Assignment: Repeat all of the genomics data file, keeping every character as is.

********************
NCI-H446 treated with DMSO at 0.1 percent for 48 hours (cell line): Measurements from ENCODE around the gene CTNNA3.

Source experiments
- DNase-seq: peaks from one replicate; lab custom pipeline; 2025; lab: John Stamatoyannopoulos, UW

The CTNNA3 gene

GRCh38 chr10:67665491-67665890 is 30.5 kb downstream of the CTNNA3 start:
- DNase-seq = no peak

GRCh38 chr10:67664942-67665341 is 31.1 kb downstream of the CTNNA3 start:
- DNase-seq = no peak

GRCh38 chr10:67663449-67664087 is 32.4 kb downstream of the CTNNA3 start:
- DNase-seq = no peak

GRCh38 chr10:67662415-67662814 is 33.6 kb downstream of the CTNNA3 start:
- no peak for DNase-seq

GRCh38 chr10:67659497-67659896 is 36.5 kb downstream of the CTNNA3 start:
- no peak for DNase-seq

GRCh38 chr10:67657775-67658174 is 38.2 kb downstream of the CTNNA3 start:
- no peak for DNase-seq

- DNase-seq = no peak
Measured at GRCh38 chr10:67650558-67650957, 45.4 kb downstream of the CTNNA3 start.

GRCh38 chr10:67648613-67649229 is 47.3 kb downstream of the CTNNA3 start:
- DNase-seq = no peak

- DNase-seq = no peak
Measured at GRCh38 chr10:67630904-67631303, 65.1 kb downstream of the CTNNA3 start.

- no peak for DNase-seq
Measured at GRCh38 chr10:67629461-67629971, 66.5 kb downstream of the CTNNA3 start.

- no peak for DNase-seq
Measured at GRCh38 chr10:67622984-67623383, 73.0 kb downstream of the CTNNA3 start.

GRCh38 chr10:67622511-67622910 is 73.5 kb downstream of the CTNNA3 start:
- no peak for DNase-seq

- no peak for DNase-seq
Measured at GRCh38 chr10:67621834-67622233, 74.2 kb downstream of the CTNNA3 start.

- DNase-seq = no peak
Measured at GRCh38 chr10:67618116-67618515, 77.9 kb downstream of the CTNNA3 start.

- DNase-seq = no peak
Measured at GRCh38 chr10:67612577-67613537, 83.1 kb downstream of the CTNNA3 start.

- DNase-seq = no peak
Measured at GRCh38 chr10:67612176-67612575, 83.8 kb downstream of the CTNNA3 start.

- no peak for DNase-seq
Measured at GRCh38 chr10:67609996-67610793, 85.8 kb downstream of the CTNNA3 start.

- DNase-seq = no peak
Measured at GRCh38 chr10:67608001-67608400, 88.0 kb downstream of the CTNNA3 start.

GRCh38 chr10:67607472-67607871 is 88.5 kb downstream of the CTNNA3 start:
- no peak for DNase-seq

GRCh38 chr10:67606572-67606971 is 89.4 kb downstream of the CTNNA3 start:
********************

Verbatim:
NCI-H446 treated with DMSO at 0.1 percent for 48 hours (cell line): Measurements from ENCODE around the gene CTNNA3.

Source experiments
- DNase-seq: peaks from one replicate; lab custom pipeline; 2025; lab: John Stamatoyannopoulos, UW

The CTNNA3 gene

GRCh38 chr10:67665491-67665890 is 30.5 kb downstream of the CTNNA3 start:
- DNase-seq = no peak

GRCh38 chr10:67664942-67665341 is 31.1 kb downstream of the CTNNA3 start:
- DNase-seq = no peak

GRCh38 chr10:67663449-67664087 is 32.4 kb downstream of the CTNNA3 start:
- DNase-seq = no peak

GRCh38 chr10:67662415-67662814 is 33.6 kb downstream of the CTNNA3 start:
- no peak for DNase-seq

GRCh38 chr10:67659497-67659896 is 36.5 kb downstream of the CTNNA3 start:
- no peak for DNase-seq

GRCh38 chr10:67657775-67658174 is 38.2 kb downstream of the CTNNA3 start:
- no peak for DNase-seq

- DNase-seq = no peak
Measured at GRCh38 chr10:67650558-67650957, 45.4 kb downstream of the CTNNA3 start.

GRCh38 chr10:67648613-67649229 is 47.3 kb downstream of the CTNNA3 start:
- DNase-seq = no peak

- DNase-seq = no peak
Measured at GRCh38 chr10:67630904-67631303, 65.1 kb downstream of the CTNNA3 start.

- no peak for DNase-seq
Measured at GRCh38 chr10:67629461-67629971, 66.5 kb downstream of the CTNNA3 start.

- no peak for DNase-seq
Measured at GRCh38 chr10:67622984-67623383, 73.0 kb downstream of the CTNNA3 start.

GRCh38 chr10:67622511-67622910 is 73.5 kb downstream of the CTNNA3 start:
- no peak for DNase-seq

- no peak for DNase-seq
Measured at GRCh38 chr10:67621834-67622233, 74.2 kb downstream of the CTNNA3 start.

- DNase-seq = no peak
Measured at GRCh38 chr10:67618116-67618515, 77.9 kb downstream of the CTNNA3 start.

- DNase-seq = no peak
Measured at GRCh38 chr10:67612577-67613537, 83.1 kb downstream of the CTNNA3 start.

- DNase-seq = no peak
Measured at GRCh38 chr10:67612176-67612575, 83.8 kb downstream of the CTNNA3 start.

- no peak for DNase-seq
Measured at GRCh38 chr10:67609996-67610793, 85.8 kb downstream of the CTNNA3 start.

- DNase-seq = no peak
Measured at GRCh38 chr10:67608001-67608400, 88.0 kb downstream of the CTNNA3 start.

GRCh38 chr10:67607472-67607871 is 88.5 kb downstream of the CTNNA3 start:
- no peak for DNase-seq

GRCh38 chr10:67606572-67606971 is 89.4 kb downstream of the CTNNA3 start: